SilverlightSerializer 2.0 and protobuf-net offer substantial improvements on the default binary serialization done by WCF. They can be used to create byte arrays for the objects being serialized in a service consumed by Silverlight. Protobuf-net is a .NET implementation of protocol buffers. protocol buffers is name of the binary serialization format used by Google, and is known to be very fast and efficient. Protobuf-net is compatible with most of the .NET family of frameworks. SilverlightSerializer is a less well-known binary serializer which was developed specifically for Silverlight. It is particularly simple to use.

I adapted a project using SilverlightSerializer to use protobuf-net. Protobuf-net offered improved reduction in the size of WCF messages, but I observed that there seemed to be a smaller difference in the message sizes with larger objects than with small ones. I decided to test how the two compared in serializing (relatively) large objects.

I also investigated the benefits of using QuickLZSharp compression on Protobuf-net serialized byte arrays. Compressing SilverlightSerializer byte arrays with QuickLZ has already been shown to be highly beneficial. For protobuf-net serialized arrays, it offered a small benefit in most cases, and a very great benefit where the serialized data consisted of duplicate strings.

The default WCF binding (basicHttpBinding) was used for all tests, which means the envelope was not encoded into binary. If binaryMessageEncoding was used then all results would be smaller (and the relative difference between the two slightly greater). Duplicate method names were used for all tests so that the envelope size would be the same in all cases.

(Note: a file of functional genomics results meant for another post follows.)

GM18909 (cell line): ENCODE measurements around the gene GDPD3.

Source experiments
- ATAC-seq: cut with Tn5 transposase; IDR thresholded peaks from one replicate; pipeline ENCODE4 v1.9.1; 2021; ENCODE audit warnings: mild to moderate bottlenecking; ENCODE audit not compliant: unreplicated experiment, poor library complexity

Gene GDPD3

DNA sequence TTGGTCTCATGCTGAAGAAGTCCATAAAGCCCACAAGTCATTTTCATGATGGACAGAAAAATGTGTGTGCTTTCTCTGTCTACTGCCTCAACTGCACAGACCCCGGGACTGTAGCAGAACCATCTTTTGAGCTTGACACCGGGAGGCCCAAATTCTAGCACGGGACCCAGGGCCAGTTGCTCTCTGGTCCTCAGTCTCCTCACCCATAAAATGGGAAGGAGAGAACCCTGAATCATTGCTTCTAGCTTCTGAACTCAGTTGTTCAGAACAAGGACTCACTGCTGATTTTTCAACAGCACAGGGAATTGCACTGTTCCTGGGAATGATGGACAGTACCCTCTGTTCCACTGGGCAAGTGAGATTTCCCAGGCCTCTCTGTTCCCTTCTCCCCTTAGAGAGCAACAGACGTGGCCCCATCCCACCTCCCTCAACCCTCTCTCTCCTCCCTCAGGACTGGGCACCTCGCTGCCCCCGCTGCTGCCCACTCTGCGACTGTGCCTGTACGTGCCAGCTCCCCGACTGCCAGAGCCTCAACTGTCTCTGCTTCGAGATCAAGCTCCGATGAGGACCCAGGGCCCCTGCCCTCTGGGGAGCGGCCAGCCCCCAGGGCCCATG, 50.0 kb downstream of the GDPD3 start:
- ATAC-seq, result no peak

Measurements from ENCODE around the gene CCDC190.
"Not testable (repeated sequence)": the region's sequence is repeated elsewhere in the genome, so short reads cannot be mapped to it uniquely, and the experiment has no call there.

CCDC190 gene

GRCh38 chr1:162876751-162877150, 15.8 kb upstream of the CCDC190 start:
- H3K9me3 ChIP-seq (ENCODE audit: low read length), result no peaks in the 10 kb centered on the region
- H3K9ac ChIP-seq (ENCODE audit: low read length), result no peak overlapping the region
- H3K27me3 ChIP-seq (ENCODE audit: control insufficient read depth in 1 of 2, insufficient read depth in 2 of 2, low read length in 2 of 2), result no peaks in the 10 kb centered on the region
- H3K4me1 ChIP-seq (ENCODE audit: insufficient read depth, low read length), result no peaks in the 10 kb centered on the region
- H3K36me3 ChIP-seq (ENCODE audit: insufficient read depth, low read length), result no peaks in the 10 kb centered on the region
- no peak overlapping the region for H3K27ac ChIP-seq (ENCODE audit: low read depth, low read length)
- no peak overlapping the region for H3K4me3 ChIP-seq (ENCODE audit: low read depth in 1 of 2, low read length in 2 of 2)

For protobuf-net results, brackets indicate the byte array was compressed with QuickLZSharp. All SilverlightSerializer results have the compression applied. A List object was used to hold the data in all cases.

10,000 doubles (1-10000):
SS: 43,928
PB: 32,152 bytes (31,250 bytes)

10,000 strings (“1″ – “10000″):
SS: 41,228 bytes
PB: (30,668 bytes)

10,000 strings (all “Hello world”):
SS: 2,760 bytes
PB: 2,137 bytes (594 bytes)

1000,000 strings (“1″ – “100000″):
SS: 404,580 bytes
PB: 320,459 bytes (294,408 bytes)

For all tests, protobuf-net consistently resulted in messages at most 73% the size of equivalent compressed SilverlightSerializer messages. I’ve observed that there seems to be a greater reduction with objects smaller than those in the tests described above (approx. 65% based on casual observation).

QuickLZSharp compression consistently improved the message size with both. When applied to protobuf-net serialized data, the level of improvement corresponded with the level of duplication within the data being sent. In a separate project I measured the time it took to apply QuickLZSharp compression to an arbitrary object that was 3,764B before compression. It took 1 ms, and the size was reduced to 3364B. I would suggest that compression is generally worth doing, given the possible improvements. If bandwidth reduction is a priority in a Silverlight Web service then it is worth using compressed protobuf-net serialized byte arrays.